5 pieces of advice from one women founder to another

5 pieces of advice from one women founder to another

Life for any adult is not a bed of roses, but for an entrepreneur, it is a high-velocity roller coaster ride. The fundamental essence of startups is that they are always in flux and subject to change. For founders in such a dynamic landscape, small wins could send them over the moon, and minor roadblocks could stress them out. This is especially true for founders who have just started out. 

This International Women’s Day, we reached out to women entrepreneurs to talk to them about their learnings and ask them for some nuggets of wisdom that they want to pass on to young entrepreneurs, especially female founders. Well, buckle up because we're about to ride through the experiences and knowledge of some incredible women who've been there, done that, and are rocking it!

Anvi Shah, the co-founder of Hyuga Life, an e-commerce destination for health and wellness products, says, "Irrespective of gender, I would say entrepreneurship is not rosy - it's 24 hours of having 100+ tabs open in your brain and an endless loop of problem-solving, so if you're doing it for any reason apart from having a strong passion for building then don't do it". 

Katrina Kaif and the founder of Hyuga Life

Anvi sternly warns you that starting a successful venture takes at least three years of unrelenting work, and one should only do it if they are ready to see it through. 

In a recent YouTube podcast, Radhika Gupta, the CEO of Edelweiss Mutual Funds, shared a striking thing about entrepreneurs or, for that matter, any career-focused individual trying hard to strike a perfect balance between personal and professional lives. 

She said, The term "balance" can be complicated and overwhelming for many people. In reality, it's impossible to have a perfectly balanced life where work and family are equally important every day. Instead, striving for harmony and prioritising what matters most to you is important. Create a list of priorities and focus on what truly matters. By doing so, you can learn to say no to things that don't align with your priorities and avoid wasting your time on activities that don't bring you joy or fulfilment”.

On the same lines, Zovaine Pets founder Nishma Singhal shared the need for women to prioritise their work. She says, "As women, we often put our families first, but it's okay to prioritise our work, too. Saying 'no' without feeling guilty is fine".

Zovaine Pets founder Nishma Singhal

Speaking of families, 73% of Indian women leave their jobs after giving birth, according to a survey in 2018. Among those who return to work, 48% leave their jobs within four months. This is perhaps the most serious issue facing women in the corporate world. Maternity break often turns into quitting work altogether. 

But Nishma shared instances from her family wherein her mother, sister, and she did not restrict themselves solely to household responsibilities and childcare. Despite child-rearing responsibilities, work never fell off their priority list. Nishma encourages women not to limit themselves to household responsibilities after childbirth but to reclaim their identity and achieve success on their terms.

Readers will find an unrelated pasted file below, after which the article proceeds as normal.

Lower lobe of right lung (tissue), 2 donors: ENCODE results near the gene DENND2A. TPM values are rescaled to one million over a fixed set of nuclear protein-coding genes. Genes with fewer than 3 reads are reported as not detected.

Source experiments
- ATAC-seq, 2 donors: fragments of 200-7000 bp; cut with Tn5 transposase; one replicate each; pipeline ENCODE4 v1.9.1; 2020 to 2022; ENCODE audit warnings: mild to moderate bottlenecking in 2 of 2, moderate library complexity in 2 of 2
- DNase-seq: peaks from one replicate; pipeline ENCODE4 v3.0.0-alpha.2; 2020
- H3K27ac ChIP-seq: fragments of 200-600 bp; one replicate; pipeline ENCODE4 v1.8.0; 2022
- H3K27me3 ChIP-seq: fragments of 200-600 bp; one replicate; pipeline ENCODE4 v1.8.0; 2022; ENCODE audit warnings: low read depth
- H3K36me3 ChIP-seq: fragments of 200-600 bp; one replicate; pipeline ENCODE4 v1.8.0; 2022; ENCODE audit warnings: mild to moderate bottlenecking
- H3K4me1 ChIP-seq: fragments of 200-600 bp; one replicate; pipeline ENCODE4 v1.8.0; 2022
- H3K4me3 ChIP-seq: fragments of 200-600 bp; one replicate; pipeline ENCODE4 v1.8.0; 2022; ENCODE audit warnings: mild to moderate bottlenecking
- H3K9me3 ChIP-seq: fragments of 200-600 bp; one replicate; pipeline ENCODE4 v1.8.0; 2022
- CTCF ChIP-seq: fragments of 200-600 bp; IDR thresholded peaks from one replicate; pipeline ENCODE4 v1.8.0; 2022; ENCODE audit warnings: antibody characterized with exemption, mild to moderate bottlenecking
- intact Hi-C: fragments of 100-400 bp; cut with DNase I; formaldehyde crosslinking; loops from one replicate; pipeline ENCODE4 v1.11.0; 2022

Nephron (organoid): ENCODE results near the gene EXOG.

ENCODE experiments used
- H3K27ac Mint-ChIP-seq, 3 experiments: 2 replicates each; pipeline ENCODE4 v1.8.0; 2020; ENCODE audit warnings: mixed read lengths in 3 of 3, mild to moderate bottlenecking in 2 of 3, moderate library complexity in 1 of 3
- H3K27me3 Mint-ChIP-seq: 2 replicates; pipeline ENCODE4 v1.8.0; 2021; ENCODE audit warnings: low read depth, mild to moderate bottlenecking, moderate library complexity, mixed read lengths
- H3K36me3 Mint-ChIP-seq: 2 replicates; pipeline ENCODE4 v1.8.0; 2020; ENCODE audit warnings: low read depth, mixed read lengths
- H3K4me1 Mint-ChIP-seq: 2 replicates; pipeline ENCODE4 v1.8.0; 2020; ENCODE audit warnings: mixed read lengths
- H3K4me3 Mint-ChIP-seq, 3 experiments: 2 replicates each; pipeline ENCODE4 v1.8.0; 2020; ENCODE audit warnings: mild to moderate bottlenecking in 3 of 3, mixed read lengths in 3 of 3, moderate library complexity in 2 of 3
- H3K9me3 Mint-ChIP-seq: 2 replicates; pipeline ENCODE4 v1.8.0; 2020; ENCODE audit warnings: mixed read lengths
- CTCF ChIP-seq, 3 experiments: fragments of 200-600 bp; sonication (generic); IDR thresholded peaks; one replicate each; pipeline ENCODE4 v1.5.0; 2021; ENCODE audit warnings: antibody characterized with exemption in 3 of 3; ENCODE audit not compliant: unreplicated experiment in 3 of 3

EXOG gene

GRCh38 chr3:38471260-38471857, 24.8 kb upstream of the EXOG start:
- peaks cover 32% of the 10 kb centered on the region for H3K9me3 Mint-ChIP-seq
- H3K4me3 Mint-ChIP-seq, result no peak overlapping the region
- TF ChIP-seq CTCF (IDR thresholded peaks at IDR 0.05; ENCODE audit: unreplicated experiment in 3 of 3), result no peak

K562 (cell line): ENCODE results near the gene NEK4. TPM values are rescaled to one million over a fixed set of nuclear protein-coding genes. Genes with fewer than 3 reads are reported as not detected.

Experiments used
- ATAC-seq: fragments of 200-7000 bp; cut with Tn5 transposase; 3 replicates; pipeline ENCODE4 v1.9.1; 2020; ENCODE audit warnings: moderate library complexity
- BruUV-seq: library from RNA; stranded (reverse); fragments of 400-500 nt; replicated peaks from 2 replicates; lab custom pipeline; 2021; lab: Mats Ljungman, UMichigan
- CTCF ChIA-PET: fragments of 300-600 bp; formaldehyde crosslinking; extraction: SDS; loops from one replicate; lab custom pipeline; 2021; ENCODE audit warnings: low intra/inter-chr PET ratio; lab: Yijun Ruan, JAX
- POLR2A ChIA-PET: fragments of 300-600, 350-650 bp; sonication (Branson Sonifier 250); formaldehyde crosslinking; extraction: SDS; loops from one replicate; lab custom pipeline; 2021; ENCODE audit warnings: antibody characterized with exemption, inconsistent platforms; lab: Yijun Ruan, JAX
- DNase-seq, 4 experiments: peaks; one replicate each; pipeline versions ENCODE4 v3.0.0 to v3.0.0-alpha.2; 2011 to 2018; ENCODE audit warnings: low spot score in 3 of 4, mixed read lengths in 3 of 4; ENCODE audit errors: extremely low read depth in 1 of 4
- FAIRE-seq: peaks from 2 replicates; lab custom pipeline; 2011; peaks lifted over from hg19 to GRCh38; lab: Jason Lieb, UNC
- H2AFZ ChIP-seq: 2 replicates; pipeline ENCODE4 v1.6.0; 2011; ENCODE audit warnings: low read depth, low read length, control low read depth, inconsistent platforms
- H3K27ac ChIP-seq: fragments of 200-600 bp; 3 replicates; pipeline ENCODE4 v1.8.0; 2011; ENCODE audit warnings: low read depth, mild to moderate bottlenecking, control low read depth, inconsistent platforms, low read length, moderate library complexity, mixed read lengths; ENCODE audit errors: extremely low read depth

You must have come across this interesting statistic from HBR somewhere: Men apply for a job when they meet only 60-70% of the qualifications, but women apply only if they meet 100%. 

The co-founder of Quirky Naari Malvica S. also agrees that while male applicants boast about their qualifications, female applicants constantly doubt their qualifications and skillsets. 

She adds, "I've noticed that women, including myself, can be less confident. We're taught to be modest from a young age. Whenever I attend public platforms where I am invited to speak to a large group, I often feel underconfident, constantly wondering if I am worthy or expert enough to give lessons to people on such a platform. But gradually, I have become better”.

Quirky Naari founder with Vineeta Singh and Aman Mittal on Shark Tank India

In such a scenario, supporting other female co-workers or employees if you are an entrepreneur becomes crucial.

Malvica S. shares that she never shies away from encouraging young girls to believe in themselves and not hold back. Furthermore, she readily goes out of her way to encourage the interns at her enterprise to pursue higher education and has even funded one of her interns' education. She commands, "Don’t be modest, and don’t be hard on yourselves”.

Nishma highlights here that female employees can be more loyal and committed to their work and companies if given the right opportunity, exposure, and mentoring.

Helping others while building your startup day in and day out is not a cakewalk. Entrepreneurs, although considered superhumans, might need help themselves. 

Anvi Shah from Hyuga Life stresses the importance of not being afraid to ask for help, saying, "Recognise your strength, and don't hesitate to seek support when you need it."

These women entrepreneurs have endured everything and come out stronger on the other side. Their stories remind us that success isn't just about luck—it's about determination, confidence, and knowing when to ask for help. 

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